En Español: Are you there? Am I here?

Illustration by Blair Gauntt


Mamá, Papá, Joaco… Aba, Camo… Abu Lidia, Abeto… Ayo, Jose…Tío Martín, Tía Ale, Tío Mariano, Eze, Clari, Agus, Juan… ¿Están ahí?

A veces me canso de escuchar sus voces a través de la línea telefónica
A veces me siento sola
Sola en Buenos Aires porque no crecí ahí
Sola en Quito porque no nací ahí
Sola en Iowa por no ser estadounidense
Sola en mi piel porque no soy ni white ni brown
Sola en Latinoamérica por tener apellido europeo
A veces quiero volver a casa
Pero no sé cómo llegar
Porque llegaría fragmentada
Una parte a Argentina
Otra parte a Ecuador
Y parte de mí se quedaría acá
No soy dueña de nada
Ni de mi cultura (porque, ¿cómo se puede ser dueño de algo tan disperso por el mundo?)
Ni de mi lugar (porque ¿cómo se puede vivir en un lugar donde nunca seré más que extranjera?)
No soy dueña de mi idioma
Porque a veces se me cruza el english con el español
Y lo que queda de mi acento son recuerdos lejanos
Me siento sola porque mi hogar
No es cuestión de geografía…
Mamá, Papá, Joaco… ¿están ahí?
A veces cuento los días hasta volver a verlos (solo queda un mes)
Aba, Camo… ¿están ahí?
¿Cómo fue no poder abrazar a su nieta todos los días?
Abu, Abeto… ¿están ahí?
Los extraño cada vez más pero solo viven en mi memoria
Ayo, Jose, Clari, Agus, Juan … ¿están ahí?
Perdón que no los llamo más seguido.
Tío Martín, Tía Ale, Tío Mariano, Eze… ¿están ahí?
Quisiera poder verlos más que solo en Navidad
¿Están ahí?
¿Estoy acá?
Sé que a veces es difícil imaginarme en un lugar que desconocen
Es difícil creer que estoy tan lejos
Si cuando hablamos por teléfono sueno tan cerca
Si no fuera por la mala señal
Casi, casi, parece que estoy ahí.


Written and translated by Catalina Irigoyen

Mamá, Papá, Joaco… Aba, Camo… Abu Lidia, Abeto… Ayo, Jose… Tío Martín, Tía Ale, Tío Mariano, Eze, Clari, Agus, Juan… Are you there?

Sometimes I get tired of hearing your voices through the phone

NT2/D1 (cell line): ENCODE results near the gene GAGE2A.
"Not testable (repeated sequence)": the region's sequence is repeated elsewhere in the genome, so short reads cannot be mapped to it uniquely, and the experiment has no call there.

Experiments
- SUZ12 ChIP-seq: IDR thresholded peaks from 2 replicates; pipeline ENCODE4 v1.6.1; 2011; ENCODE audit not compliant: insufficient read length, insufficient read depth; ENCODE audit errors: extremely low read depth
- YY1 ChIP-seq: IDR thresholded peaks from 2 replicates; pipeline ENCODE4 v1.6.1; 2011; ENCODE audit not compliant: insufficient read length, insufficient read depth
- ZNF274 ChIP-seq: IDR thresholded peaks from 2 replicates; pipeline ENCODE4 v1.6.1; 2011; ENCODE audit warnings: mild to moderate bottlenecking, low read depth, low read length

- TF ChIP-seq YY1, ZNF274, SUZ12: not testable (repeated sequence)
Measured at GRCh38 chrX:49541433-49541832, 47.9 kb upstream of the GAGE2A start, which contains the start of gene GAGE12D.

Sometimes I feel alone
Alone in Buenos Aires because I didn’t grow up there
Alone in Quito because I wasn’t born there
Alone in Iowa because I’m not American

Alone in Latin America for having a European last name

Sometimes I want to go back home
But I don’t know how I’d get there
Because I’d arrive in fragments
One part would go to Argentina
Another to Ecuador
And part of me would stay here

I don’t own anything
Not my culture (because how can you own something so dispersed around the world?)
Not my place (because how can I live in a place where I’ll never be more than a foreigner?)
I don’t own my language
Because sometimes my English and Spanish get crossed
And what’s left of my accent are distant memories
I feel alone because my home
Is not a matter of geography

Mamá, Papá, Joaco… are you there?
Sometimes I count the days left to see you (just one month left)

Aba, Camo… are you there?
What was it like not being able to hug your granddaughter every day?
Abu Lidia, Abeto… are you there?
I miss you more each day, but you only live in my memory

Ayo, Jose, Clari, Agus, Juan… are you there?
I’m sorry I don’t call more often

Tío Martín, Tía Ale, Tío Mariano, Eze… are you there?
I wish I could see you for more than just some Christmases

Are you there?
Am I here?

I know sometimes it’s hard to picture me in a place you don’t know
It’s hard to believe I’m so far away
If when we talk on the phone I sound so close
If it wasn’t for the bad signal
It’s almost, almost
like I’m there.

Catalina Irigoyen is majoring in English and creative writing at the University of Iowa. Born in Argentina, she has lived in six different countries. This article was originally published in Little Village issue 272.

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